I teach courses in American politics and political behavior. I typically offer the courses listed below at least every other academic year.
POLS 101: American Government and Politics
An overview of the United States government, including both political institutions (e.g. the three branches of government, political parties) and political behavior (e.g. public opinion, political participation, media effects).
POLS 212: Campaigns and Elections
A study of campaigns and the electoral process in the United States, focused particularly on campaigns for federal offices. The course is offered during election years enabling students to apply course theories and concepts to ongoing campaigns.
POLS 216: Media in American Politics
This course examines how the media affect politics and government, focusing primarily on this relationship in the United States. Topics discussed include the role of media in a democracy; mass media coverage of campaigns, politics, and government; media effects on the behavior of citizens; and entertainment news coverage.
POLS 307: Women in American Politics (also Women’s and Gender Studies)
An analysis of the role of gender in American politics, specifically how gender affects the political activities of American residents, political candidates, and elected officeholders.
POLS 328: Parties and Interest Groups in the United States
An examination of the activities and influence of political parties and interest groups in the U.S. The course asks how parties and interest groups developed and affect the public, elections, and the behavior of elected officials.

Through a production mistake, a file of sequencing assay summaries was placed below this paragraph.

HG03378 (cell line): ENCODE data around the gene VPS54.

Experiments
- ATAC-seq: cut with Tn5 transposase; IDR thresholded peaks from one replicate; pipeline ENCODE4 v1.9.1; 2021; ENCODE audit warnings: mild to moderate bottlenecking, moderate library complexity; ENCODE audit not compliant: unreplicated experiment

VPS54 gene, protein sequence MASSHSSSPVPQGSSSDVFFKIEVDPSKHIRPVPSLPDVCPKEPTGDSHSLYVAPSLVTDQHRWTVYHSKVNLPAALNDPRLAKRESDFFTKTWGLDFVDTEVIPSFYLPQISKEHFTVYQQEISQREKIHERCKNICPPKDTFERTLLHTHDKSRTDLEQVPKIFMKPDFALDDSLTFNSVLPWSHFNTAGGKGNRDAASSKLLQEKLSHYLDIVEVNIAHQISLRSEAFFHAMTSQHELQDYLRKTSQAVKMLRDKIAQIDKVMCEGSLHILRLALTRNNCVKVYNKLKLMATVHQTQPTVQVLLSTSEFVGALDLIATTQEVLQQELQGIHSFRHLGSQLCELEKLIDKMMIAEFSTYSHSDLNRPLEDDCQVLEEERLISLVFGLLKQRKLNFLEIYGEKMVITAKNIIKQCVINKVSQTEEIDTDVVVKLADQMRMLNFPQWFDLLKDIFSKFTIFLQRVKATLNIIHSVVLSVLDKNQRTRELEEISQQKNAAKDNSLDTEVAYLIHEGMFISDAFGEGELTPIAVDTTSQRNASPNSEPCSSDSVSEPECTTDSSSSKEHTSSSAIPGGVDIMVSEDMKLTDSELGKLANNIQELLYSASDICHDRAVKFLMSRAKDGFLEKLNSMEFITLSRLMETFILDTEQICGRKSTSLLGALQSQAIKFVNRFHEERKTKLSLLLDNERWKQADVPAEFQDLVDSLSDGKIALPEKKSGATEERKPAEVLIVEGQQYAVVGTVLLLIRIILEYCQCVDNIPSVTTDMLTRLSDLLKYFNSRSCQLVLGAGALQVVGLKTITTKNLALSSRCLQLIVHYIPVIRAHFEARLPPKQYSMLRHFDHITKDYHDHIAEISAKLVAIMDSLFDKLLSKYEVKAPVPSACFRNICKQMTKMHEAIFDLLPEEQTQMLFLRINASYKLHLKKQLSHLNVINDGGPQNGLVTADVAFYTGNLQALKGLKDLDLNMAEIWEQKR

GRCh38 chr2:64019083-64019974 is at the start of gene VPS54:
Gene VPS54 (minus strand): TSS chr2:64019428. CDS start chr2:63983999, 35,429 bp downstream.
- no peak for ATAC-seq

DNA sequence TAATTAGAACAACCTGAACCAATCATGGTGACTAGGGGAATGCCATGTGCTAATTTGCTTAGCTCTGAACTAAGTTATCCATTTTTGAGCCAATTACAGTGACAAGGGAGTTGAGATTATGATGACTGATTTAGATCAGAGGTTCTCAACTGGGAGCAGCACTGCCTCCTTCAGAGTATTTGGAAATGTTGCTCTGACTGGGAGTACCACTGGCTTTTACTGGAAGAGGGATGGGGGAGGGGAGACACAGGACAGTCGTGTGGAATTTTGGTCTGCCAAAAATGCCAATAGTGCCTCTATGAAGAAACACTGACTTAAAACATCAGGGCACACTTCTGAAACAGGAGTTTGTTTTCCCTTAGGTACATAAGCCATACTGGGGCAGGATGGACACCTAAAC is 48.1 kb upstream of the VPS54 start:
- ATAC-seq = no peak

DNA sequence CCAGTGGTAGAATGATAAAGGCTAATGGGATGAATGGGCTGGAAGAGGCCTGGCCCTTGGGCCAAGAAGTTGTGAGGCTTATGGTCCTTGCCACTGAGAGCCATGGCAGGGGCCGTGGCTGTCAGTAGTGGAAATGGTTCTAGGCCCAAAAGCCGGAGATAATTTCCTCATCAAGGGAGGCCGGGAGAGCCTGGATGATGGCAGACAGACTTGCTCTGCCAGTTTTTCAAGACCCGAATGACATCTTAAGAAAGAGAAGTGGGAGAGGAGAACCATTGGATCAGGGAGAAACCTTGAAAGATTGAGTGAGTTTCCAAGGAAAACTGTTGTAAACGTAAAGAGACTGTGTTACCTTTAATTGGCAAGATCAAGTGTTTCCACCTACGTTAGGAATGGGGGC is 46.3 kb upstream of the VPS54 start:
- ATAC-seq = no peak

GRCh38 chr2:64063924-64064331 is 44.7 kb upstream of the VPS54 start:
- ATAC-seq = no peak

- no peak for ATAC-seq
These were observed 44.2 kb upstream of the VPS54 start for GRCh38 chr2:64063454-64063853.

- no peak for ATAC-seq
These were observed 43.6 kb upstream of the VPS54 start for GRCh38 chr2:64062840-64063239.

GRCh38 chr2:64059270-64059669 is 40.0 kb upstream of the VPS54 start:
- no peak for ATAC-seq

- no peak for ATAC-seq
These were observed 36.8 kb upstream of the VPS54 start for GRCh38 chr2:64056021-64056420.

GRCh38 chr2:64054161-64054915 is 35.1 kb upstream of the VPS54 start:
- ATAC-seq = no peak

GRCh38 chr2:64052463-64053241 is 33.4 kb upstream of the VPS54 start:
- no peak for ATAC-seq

POLS 330: Race and Ethnicity in American Politics (also American Studies)
This course examines the many ways in which race and ethnicity play a role in American politics, including how race and ethnicity affect personal identity, political preferences, political participation, candidates and campaigns, public officeholders, and policymaking.
POLS 407: Research Seminar in Political Behavior
A study of the political opinion and behavior (including voting) of the American public, with special attention given to developing appreciation of, and skill in, empirical analysis. Students learn to perform quantitative analysis of public opinion data and use these skills to conduct original research projects.
Requesting Letters of Recommendation
To ensure time to compose a strong recommendation, requests for letters should be made no later than one month in advance of the letter due date. Students should provide Prof. Crowder-Meyer with:
1) A clear statement indicating the due date and method for submitting the letter
2) An up-to-date resume
3) Drafts of student application materials (essays, letters of interest, etc.)
4) A list of courses (and semesters) completed with Prof. Crowder-Meyer as well as a list of any other completed courses that might be relevant to the program for which one is applying.
Prof. Brown has developed several handouts of excellent advice for college students. I highly recommend you check them out here!
Doing/Being Well in College (by Sid Brown)
Sleep and Sleep Deprivation (by Sid Brown)